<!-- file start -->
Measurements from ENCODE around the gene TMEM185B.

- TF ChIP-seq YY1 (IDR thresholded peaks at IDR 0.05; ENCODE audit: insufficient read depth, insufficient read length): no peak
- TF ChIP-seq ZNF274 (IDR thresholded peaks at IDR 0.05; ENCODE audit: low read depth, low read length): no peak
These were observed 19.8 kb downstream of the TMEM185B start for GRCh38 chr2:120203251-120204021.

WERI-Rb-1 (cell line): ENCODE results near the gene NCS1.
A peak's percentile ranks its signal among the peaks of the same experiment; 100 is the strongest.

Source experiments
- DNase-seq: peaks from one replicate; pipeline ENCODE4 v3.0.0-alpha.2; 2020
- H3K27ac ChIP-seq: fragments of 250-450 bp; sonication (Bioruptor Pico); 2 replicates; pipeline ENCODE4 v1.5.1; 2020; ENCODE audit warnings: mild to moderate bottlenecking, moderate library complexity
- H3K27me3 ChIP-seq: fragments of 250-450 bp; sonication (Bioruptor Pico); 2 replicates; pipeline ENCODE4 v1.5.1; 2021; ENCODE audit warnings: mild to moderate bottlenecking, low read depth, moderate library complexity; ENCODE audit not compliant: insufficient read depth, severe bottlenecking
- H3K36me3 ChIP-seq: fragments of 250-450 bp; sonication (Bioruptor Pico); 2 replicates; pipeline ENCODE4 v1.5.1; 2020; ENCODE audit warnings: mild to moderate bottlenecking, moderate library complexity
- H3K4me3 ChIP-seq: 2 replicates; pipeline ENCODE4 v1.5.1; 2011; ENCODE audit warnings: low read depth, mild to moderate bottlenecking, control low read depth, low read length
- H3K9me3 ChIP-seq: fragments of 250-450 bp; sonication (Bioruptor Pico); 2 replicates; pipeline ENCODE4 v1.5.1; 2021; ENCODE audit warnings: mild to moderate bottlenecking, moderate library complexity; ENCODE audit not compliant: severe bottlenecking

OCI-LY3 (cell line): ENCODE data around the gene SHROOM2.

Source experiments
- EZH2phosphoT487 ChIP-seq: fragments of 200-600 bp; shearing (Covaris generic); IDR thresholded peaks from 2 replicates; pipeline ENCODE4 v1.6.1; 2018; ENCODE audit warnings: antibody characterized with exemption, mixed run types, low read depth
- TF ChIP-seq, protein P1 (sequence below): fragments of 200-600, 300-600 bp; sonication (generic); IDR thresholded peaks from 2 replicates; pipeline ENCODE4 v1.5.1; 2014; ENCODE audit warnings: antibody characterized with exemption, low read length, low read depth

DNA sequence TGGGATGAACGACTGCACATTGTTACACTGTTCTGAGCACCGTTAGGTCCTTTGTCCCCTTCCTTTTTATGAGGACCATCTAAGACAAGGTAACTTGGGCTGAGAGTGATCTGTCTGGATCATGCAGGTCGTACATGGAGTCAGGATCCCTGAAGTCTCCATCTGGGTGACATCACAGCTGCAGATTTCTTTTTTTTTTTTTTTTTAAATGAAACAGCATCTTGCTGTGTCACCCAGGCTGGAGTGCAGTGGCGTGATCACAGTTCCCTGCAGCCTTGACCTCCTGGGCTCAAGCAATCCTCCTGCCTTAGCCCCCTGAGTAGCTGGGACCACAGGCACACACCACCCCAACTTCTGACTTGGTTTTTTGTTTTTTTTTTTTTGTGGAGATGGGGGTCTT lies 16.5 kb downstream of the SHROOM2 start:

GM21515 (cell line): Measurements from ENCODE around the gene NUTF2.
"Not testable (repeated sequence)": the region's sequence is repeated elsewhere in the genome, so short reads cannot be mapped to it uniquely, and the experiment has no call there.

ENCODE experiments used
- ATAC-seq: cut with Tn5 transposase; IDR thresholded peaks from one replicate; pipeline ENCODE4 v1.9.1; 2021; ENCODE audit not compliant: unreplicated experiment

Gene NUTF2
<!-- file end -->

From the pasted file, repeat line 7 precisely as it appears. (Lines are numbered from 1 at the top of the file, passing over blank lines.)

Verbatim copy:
Source experiments